Energy Independence and Ethanol
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The President's call for energy independence through alternative fuels is popular in the farm states, on Wall Street and with the American people. What are the down sides? We hear about the food supply, greenhouse gases and government subsidies, as well as whether conservation is really the best way to cut back on gasoline. Also, Ford Motor Company continues to hemorrhage, suffering its worst year ever. On Reporter's Notebook, secretly linking millions of computers for crime on the Internet.
Ford Reports Worst Loss in History ()
A year ago, the Ford Motor Company lost $74 million. Today, Ford announced it's in the red by $12.7 billion. Last year was the worst in the company’s history. John McElroy is host of Autoline Detroit.
- John McElroy: host of Autoline Detroit
Energy Independence and Ethanol ()
One day after his State of the Union address, President Bush was on the road pushing energy independence by way of alternative fuels. Ethanol production, which is already a booming industry, would be increased five times on the way to reducing consumption of gasoline by twenty percent in the next ten years. Dozens of new, corn-based ethanol plans are coming on line in the farm states, and Wall Street sees a new gold rush. American voters also expect there's ethanol in their future, but there are plenty of not-so-hidden costs. Will corn-based ethanol deplete the food supply? What about greenhouse gases from ethanol and other "alternatives" like oil shale and coal? Is conservation a better solution? We're joined by pollsters, and energy experts and producers.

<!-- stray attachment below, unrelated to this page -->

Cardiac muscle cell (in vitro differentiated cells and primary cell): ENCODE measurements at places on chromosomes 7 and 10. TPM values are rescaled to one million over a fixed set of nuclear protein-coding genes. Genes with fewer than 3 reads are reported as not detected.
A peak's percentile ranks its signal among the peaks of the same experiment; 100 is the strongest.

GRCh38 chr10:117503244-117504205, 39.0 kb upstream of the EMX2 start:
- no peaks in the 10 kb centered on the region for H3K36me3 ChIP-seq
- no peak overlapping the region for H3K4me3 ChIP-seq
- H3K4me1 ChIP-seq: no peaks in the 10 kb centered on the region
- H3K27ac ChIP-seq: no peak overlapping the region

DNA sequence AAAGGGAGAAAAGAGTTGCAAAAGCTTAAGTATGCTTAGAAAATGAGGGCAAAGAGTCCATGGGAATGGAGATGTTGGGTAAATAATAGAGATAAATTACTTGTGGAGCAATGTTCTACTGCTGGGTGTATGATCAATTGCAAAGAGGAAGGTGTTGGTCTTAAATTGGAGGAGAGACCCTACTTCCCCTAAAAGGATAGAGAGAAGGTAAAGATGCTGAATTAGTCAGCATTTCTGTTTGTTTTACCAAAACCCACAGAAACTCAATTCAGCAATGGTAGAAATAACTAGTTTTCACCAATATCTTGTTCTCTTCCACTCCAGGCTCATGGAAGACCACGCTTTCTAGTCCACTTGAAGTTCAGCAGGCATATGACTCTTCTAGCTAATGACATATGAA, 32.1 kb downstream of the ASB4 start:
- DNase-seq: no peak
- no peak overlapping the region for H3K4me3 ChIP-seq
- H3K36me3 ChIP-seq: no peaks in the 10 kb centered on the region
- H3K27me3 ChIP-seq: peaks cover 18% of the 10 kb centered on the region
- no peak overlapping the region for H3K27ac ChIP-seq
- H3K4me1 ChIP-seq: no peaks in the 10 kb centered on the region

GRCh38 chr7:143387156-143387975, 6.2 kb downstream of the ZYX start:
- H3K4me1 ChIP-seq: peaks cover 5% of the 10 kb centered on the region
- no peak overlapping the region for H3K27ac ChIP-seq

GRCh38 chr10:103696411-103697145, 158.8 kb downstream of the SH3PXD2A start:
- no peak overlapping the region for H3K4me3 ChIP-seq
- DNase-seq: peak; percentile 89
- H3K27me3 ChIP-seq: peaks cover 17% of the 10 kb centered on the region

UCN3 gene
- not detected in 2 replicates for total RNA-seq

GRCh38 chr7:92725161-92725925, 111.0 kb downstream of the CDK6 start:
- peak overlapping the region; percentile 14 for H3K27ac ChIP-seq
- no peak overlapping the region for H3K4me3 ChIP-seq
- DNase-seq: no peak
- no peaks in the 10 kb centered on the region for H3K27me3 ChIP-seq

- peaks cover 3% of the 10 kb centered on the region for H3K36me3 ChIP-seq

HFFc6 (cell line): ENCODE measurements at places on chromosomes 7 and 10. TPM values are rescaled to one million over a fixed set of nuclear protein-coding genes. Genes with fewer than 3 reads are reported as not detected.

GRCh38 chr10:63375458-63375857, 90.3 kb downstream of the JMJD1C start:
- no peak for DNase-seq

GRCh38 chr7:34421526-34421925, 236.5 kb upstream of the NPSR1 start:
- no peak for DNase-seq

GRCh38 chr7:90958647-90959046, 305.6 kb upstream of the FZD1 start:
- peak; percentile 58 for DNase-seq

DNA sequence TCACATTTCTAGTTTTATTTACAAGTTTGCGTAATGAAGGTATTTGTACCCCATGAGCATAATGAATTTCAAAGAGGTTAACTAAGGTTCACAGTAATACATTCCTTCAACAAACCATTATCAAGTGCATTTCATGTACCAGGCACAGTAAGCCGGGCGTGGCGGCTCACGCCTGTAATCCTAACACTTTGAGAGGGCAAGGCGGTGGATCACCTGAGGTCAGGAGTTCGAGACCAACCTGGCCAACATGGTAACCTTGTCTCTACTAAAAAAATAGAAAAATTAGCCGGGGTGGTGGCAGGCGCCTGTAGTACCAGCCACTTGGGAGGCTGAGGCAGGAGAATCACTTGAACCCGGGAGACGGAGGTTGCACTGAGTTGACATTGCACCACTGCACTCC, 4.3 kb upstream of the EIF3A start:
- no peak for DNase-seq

- John Zogby: President and CEO of Zogby International
- Dan Kammen: Professor in the Energy and Resources Group at UC Berkeley
- Dennis Langley: CEO of E3 BioFuels
- Juli Niemann: oil and gas analyst at Smith, Moore & Company
- Steven Taylor: professor of biosystems engineering
Botnets Threaten the Internet ()
Every Internet user knows how viruses can turn computers into unwitting zombies secretly responsive to somebody else. One security expert says the Internet offers the possibility of the "perfect crime," one that provides high profit at low risk, and that the war to make the Internet safe "was lost long ago." The latest threat to Internet security is the "botnet" which can link thousands, or even millions, of computers together. We hear what that could mean from David Farber of Carnegie Mellon University.
- David Farber: professor of computer science and public policy
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